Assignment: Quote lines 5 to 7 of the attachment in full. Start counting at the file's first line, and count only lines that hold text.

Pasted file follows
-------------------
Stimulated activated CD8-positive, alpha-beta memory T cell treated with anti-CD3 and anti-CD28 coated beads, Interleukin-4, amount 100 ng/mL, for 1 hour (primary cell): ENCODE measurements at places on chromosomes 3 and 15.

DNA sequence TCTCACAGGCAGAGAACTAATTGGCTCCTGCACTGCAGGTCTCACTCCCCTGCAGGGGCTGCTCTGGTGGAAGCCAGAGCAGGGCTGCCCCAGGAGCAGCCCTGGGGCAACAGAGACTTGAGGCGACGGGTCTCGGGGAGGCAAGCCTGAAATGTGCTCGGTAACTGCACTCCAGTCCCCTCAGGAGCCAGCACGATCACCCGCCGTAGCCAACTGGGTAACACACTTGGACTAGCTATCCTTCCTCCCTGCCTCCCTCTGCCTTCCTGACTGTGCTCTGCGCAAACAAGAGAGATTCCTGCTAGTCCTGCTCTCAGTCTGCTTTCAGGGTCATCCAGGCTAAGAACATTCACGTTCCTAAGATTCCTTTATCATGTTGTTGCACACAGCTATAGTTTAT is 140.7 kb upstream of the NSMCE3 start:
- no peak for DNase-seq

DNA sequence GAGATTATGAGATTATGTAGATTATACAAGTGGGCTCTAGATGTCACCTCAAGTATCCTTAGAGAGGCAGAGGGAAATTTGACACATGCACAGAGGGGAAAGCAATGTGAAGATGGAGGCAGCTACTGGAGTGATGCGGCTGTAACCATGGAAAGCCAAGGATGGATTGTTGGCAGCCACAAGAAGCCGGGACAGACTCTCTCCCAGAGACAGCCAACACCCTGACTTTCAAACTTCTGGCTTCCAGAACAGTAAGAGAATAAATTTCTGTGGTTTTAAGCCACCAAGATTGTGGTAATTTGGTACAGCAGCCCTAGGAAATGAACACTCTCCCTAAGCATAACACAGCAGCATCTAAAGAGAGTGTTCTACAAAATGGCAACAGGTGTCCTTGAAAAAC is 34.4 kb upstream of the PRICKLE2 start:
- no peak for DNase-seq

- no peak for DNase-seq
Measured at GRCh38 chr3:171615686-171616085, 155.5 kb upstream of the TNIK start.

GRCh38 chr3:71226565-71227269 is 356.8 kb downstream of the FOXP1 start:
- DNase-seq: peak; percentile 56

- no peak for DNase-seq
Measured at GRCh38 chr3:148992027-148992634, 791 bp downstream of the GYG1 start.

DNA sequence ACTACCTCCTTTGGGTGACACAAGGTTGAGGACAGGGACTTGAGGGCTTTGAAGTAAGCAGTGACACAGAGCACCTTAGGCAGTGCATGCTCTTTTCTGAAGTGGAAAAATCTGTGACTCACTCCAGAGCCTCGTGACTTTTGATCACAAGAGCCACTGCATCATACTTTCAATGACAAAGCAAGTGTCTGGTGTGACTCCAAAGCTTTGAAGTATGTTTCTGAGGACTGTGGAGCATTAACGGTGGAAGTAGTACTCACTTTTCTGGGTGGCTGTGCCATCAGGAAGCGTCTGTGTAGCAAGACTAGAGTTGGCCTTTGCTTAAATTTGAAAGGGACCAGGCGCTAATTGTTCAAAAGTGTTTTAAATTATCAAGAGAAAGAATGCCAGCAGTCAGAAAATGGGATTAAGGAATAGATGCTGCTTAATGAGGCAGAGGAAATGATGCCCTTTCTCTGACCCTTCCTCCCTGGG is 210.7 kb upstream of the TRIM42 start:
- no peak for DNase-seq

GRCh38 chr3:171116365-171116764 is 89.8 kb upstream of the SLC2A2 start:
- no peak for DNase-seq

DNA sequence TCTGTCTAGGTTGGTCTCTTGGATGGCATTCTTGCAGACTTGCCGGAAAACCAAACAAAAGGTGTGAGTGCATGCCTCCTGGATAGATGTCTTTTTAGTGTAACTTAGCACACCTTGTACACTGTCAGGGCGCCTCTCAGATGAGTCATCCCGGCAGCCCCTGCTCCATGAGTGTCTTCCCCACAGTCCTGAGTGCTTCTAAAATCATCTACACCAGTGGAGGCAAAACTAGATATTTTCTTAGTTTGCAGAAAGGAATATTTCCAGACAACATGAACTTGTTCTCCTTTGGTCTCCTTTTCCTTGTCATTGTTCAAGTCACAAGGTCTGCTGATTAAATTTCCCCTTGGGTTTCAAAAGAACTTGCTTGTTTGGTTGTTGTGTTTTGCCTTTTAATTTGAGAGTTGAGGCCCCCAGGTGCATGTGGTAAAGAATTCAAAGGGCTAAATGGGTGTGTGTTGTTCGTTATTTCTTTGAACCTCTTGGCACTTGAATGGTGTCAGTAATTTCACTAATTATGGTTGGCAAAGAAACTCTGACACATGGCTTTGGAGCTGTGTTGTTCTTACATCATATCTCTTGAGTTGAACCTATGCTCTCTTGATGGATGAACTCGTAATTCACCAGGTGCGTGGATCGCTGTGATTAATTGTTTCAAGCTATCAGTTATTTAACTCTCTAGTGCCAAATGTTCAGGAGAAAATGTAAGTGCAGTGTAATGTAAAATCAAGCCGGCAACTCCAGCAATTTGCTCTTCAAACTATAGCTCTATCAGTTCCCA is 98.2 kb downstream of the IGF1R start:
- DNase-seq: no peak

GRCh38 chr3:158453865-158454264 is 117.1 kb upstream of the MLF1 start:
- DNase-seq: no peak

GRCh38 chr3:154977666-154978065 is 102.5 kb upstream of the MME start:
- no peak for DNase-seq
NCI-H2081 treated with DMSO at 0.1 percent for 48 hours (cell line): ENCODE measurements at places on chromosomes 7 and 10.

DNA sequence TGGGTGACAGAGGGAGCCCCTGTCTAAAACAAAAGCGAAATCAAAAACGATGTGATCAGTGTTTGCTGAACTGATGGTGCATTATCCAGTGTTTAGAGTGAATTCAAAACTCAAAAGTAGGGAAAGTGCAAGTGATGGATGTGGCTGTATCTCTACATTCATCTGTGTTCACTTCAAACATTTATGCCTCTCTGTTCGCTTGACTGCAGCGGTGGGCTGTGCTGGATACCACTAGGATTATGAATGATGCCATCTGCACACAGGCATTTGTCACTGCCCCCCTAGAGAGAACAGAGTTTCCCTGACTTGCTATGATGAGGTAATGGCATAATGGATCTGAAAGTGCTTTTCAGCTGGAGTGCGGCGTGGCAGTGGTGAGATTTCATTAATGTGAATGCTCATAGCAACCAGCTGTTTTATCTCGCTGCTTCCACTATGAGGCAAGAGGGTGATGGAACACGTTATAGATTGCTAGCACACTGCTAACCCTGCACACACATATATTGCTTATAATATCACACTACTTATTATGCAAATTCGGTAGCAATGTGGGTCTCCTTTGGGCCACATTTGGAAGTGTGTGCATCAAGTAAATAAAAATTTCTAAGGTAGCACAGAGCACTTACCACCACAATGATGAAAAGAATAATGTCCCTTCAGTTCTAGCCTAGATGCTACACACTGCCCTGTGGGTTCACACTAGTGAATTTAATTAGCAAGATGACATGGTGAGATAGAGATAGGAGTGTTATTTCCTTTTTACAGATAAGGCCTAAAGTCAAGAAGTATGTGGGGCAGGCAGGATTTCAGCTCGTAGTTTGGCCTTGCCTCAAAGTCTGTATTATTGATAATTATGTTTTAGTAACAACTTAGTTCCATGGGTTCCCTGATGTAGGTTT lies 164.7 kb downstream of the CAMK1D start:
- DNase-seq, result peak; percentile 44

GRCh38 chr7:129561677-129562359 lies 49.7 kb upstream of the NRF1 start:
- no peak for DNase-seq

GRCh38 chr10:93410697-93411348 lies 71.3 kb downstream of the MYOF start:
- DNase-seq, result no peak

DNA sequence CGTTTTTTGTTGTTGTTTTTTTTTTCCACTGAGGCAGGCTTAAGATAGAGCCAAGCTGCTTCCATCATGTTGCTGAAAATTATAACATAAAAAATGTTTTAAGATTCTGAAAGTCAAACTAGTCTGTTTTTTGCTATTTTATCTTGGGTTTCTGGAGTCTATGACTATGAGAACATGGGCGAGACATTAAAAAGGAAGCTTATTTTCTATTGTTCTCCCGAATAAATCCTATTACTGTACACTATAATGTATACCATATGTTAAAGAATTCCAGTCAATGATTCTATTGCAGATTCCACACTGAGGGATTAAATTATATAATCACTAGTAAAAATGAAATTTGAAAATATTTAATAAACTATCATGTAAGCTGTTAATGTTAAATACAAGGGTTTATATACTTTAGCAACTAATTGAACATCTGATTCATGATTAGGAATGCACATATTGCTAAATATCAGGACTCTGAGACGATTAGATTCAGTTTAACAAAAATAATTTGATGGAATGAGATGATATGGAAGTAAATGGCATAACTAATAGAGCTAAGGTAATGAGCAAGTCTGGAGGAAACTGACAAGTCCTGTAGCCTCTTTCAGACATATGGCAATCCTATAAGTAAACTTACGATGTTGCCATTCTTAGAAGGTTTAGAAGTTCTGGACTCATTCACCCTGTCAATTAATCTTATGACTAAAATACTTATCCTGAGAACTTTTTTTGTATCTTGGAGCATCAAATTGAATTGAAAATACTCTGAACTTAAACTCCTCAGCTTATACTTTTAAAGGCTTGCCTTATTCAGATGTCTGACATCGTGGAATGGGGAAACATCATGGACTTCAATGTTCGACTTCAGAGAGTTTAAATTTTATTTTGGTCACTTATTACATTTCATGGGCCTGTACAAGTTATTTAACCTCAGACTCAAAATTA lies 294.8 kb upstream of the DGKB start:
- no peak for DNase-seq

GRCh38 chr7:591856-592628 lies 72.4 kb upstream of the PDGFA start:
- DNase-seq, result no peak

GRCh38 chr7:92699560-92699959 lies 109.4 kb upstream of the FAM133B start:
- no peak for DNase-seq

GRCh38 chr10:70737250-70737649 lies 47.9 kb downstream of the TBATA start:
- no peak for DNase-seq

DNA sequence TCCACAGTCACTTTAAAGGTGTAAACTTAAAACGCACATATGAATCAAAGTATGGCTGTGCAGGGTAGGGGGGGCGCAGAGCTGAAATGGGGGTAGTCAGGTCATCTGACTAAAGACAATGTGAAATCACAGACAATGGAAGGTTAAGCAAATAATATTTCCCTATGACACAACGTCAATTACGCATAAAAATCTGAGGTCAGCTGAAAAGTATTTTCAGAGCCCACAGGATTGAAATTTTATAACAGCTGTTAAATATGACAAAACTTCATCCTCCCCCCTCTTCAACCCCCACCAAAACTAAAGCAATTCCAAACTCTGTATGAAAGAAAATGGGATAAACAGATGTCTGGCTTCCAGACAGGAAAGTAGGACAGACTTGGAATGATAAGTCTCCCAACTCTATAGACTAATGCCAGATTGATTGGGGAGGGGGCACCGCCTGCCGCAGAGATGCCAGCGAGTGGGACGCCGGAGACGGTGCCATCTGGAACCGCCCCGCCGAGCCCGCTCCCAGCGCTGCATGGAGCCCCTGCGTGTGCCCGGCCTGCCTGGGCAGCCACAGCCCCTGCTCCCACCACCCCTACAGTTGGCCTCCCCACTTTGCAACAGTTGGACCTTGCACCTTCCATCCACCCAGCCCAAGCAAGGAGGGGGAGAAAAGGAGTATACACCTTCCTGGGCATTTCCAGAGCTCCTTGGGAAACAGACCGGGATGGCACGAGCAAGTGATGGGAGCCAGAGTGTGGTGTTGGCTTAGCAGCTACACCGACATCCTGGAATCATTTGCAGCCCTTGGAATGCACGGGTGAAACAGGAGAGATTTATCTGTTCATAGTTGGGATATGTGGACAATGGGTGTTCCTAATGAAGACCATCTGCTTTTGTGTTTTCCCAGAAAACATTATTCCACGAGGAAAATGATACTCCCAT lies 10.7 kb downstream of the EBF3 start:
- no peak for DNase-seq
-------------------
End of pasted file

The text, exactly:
- no peak for DNase-seq

- no peak for DNase-seq
Measured at GRCh38 chr3:171615686-171616085, 155.5 kb upstream of the TNIK start.